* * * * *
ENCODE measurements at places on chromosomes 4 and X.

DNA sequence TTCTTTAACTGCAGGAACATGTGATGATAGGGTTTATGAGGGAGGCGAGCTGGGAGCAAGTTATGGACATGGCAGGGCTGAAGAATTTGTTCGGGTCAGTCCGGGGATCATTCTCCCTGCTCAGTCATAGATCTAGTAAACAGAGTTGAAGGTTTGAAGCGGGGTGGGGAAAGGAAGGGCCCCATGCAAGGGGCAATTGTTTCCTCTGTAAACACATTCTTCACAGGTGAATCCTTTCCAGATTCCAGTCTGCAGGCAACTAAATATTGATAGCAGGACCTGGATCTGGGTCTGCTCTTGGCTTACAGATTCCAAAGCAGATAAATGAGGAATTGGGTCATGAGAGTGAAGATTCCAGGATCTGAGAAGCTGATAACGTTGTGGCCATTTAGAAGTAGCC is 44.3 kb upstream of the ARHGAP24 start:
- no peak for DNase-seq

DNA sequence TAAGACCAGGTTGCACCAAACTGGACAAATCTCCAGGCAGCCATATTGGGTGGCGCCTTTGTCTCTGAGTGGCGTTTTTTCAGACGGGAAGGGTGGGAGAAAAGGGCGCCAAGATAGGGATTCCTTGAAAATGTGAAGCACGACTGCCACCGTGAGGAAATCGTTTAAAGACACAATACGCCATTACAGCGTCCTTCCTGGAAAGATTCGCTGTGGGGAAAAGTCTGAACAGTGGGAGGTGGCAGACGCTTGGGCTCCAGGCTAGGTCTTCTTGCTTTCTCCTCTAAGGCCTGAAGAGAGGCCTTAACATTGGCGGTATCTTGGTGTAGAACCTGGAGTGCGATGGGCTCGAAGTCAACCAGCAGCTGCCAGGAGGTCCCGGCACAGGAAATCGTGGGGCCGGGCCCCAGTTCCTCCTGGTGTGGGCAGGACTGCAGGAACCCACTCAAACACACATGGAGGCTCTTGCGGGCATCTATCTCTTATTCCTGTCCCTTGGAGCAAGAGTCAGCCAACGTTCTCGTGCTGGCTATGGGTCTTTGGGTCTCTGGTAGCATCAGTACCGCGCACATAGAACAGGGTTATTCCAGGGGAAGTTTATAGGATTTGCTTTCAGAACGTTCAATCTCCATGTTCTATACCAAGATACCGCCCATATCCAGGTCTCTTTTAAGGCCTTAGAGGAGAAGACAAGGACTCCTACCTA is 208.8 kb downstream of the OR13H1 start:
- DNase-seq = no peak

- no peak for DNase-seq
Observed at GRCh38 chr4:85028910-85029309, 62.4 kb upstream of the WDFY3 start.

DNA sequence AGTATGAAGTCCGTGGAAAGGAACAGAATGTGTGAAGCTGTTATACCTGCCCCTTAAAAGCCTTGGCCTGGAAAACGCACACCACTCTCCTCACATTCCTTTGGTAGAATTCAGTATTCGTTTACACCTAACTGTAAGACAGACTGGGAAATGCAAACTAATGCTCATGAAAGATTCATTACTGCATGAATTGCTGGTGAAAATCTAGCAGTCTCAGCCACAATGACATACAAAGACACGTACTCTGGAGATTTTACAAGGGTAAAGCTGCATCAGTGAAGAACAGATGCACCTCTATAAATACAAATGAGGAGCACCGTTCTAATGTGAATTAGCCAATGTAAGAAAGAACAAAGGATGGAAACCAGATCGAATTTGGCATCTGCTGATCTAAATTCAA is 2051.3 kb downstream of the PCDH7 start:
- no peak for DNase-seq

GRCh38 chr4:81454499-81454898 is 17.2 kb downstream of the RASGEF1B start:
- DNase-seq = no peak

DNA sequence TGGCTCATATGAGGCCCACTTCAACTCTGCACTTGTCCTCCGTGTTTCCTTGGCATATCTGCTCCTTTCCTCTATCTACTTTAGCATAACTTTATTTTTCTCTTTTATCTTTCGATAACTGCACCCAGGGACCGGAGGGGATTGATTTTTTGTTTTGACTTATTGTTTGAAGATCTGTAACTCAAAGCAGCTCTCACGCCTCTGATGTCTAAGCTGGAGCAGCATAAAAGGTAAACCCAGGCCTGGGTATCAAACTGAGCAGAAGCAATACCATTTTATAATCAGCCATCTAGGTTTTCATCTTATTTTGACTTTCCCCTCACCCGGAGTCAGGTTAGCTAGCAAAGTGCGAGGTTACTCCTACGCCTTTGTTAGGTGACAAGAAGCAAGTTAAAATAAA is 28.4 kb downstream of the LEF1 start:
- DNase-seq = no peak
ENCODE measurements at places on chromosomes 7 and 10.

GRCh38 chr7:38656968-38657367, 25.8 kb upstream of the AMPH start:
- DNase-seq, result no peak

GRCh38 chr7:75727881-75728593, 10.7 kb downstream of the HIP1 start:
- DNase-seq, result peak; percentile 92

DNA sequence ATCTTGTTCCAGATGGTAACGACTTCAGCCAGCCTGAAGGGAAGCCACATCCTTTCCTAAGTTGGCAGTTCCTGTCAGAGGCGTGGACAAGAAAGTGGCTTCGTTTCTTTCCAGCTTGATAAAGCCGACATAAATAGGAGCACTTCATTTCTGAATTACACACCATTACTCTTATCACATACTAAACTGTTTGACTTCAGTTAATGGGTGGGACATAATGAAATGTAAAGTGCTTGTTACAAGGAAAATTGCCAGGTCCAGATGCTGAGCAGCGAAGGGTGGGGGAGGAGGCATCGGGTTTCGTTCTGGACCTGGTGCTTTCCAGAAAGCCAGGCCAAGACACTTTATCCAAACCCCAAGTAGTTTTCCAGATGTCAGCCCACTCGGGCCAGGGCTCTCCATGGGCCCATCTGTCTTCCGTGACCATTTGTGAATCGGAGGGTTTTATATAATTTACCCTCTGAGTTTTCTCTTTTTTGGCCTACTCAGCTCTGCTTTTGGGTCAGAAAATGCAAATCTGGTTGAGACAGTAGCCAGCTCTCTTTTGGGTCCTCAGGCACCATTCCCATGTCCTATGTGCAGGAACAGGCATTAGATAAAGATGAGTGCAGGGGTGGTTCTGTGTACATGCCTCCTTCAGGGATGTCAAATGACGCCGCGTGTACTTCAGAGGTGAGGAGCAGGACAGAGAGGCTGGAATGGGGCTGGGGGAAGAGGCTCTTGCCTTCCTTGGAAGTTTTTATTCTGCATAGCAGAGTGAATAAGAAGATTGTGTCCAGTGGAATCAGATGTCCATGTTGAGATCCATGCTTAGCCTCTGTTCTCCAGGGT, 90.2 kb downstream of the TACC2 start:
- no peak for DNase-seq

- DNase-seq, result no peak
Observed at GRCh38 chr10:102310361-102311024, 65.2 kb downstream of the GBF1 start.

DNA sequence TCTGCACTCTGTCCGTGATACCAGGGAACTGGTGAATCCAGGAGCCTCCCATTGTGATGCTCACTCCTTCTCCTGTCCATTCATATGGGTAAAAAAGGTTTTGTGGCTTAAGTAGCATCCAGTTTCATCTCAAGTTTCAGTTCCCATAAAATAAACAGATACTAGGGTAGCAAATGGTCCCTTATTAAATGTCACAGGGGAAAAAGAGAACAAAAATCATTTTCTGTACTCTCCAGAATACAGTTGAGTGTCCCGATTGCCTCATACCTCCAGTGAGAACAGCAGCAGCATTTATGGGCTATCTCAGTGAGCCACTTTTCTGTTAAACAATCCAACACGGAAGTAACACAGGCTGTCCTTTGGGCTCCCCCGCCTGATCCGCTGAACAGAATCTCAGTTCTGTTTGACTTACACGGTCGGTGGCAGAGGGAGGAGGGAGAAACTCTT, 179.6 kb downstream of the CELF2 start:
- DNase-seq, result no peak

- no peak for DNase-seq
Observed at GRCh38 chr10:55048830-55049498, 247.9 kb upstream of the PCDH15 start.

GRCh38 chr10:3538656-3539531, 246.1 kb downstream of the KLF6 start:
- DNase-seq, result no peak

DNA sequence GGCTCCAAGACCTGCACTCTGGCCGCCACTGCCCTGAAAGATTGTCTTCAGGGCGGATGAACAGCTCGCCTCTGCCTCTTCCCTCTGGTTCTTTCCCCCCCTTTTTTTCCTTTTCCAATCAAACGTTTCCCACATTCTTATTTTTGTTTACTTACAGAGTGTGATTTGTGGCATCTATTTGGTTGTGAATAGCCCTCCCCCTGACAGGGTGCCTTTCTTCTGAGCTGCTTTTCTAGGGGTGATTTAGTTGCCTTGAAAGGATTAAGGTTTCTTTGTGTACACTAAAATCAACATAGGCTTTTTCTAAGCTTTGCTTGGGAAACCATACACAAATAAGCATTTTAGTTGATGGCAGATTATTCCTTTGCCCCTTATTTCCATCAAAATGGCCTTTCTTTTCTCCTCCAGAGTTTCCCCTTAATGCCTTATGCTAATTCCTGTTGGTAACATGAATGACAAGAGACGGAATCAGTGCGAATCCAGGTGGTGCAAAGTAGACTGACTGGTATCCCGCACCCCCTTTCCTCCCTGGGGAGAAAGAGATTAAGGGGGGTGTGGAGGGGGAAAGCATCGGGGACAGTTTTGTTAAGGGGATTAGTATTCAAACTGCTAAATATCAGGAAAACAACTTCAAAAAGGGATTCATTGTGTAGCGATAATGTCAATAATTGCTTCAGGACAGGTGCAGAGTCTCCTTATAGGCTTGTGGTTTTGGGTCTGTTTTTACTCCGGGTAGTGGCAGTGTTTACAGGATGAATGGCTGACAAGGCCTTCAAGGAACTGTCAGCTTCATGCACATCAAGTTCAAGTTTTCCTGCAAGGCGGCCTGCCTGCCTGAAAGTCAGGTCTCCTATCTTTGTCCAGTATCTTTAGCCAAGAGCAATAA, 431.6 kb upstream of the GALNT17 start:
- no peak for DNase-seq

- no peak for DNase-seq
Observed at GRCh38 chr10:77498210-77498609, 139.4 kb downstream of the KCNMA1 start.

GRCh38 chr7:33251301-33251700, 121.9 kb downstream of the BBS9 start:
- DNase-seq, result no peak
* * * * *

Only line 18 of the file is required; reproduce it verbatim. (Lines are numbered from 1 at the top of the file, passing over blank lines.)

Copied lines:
- DNase-seq, result peak; percentile 92